One of the chief functions of any legal system is to provide the machinery for settling disputes between members of the society which the system serves. No legal system can be expected to solve all such disputes, but law can create an atmosphere in which the parties themselves may effect, without bloodshed, the resolution, minimization or avoidance of disputes. The disputants may choose an arbiter or conciliator to reach a settlement for them, or they may bargain and compromise until they find a common basis for an agreement ending the dispute. The latter process, called negotiation, is the most effective and by far the most prevalent means of settling disputes, whether they are between individuals, organizations, or sovereign states.
International disputes arise when the interests of two or more states conflict. A dispute may be resolved by the use of force or it may be settled peacefully by adjudication, arbitration, conciliation, or negotiation. Regardless of the means of resolution, some negotiation will occur, and it will probably influence the ultimate result. Negotiation may be distinguished from other peaceful means of settlement because it does not rely on the direct influence of a neutral third party. Instead, the disputants rely on their bargaining power and negotiating skill to find a common ground somewhere between their respective positions.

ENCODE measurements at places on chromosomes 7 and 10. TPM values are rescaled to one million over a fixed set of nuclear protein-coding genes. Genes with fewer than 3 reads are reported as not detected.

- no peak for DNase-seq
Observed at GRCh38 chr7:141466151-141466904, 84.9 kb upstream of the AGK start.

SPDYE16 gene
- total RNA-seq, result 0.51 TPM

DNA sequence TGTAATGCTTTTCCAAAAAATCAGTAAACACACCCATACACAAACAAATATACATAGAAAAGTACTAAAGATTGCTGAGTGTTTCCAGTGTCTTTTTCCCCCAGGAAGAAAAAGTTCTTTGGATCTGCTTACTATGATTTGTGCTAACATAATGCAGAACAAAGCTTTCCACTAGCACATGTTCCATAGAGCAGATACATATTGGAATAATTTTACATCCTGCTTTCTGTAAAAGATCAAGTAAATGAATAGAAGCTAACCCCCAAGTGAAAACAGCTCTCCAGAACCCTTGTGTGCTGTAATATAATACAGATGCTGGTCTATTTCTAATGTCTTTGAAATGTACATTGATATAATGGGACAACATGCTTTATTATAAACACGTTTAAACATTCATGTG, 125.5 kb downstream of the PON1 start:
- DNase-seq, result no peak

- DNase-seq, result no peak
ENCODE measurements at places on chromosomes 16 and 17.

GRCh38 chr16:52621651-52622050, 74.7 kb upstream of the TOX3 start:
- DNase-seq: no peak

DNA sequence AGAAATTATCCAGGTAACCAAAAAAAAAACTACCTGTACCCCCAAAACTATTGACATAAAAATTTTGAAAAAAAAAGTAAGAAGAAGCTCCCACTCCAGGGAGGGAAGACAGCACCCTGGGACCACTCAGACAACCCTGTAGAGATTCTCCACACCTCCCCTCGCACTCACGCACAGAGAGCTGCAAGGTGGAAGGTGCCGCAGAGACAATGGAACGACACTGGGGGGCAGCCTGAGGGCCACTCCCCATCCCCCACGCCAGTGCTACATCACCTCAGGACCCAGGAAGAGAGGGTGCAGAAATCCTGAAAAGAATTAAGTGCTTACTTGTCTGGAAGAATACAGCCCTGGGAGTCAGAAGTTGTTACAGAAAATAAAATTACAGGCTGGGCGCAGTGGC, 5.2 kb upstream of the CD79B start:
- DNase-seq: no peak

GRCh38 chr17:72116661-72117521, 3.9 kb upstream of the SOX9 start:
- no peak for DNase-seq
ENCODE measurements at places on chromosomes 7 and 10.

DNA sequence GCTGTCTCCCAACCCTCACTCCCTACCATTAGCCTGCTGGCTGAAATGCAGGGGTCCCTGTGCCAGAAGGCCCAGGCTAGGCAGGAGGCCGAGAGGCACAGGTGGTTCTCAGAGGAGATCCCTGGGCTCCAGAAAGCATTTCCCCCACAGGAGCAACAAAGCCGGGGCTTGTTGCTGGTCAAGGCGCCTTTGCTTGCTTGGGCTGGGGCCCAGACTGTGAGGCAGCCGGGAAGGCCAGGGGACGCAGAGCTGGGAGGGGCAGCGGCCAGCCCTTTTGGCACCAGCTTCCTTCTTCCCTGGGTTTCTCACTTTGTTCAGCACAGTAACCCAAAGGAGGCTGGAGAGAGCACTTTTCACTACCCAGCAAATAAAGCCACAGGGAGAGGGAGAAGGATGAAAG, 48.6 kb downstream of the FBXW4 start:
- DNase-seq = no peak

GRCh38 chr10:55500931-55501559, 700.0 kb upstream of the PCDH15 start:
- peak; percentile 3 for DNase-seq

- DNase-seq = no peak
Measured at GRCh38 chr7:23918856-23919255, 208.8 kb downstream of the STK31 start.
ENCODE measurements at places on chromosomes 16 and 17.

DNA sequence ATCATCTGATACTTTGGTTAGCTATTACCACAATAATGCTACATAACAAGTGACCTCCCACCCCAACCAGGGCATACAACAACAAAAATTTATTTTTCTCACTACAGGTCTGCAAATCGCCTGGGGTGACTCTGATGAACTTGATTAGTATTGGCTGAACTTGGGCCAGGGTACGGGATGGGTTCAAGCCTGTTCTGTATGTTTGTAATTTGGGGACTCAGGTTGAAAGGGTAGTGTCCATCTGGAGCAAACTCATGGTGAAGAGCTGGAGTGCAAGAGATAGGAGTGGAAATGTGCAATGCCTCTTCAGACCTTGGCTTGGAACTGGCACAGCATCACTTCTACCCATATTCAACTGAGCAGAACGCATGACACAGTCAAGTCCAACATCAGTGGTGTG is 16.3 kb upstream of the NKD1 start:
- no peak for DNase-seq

Because the international legal system has not fully matured, certain functions are left to independent resolution. In more advanced and centralized systems these functions would be performed by legislatures, courts and administrative bodies. The predominant role of negotiation in the settlement of international disputes is, therefore, not very surprising, and, as the movement toward a centralized international legal order falls behind the pace of increased international interdependence, the importance of negotiation grows. Furthermore, because negotiation automatically comes into play when a dispute occurs, the role of negotiation in contributing to a peaceful settlement is especially significant.
James K. Irvin,
The Role of Law in the Negotiated Settlement of International Disputes,
3 Vanderbilt Law Review
Available at: https://scholarship.law.vanderbilt.edu/vjtl/vol3/iss1/8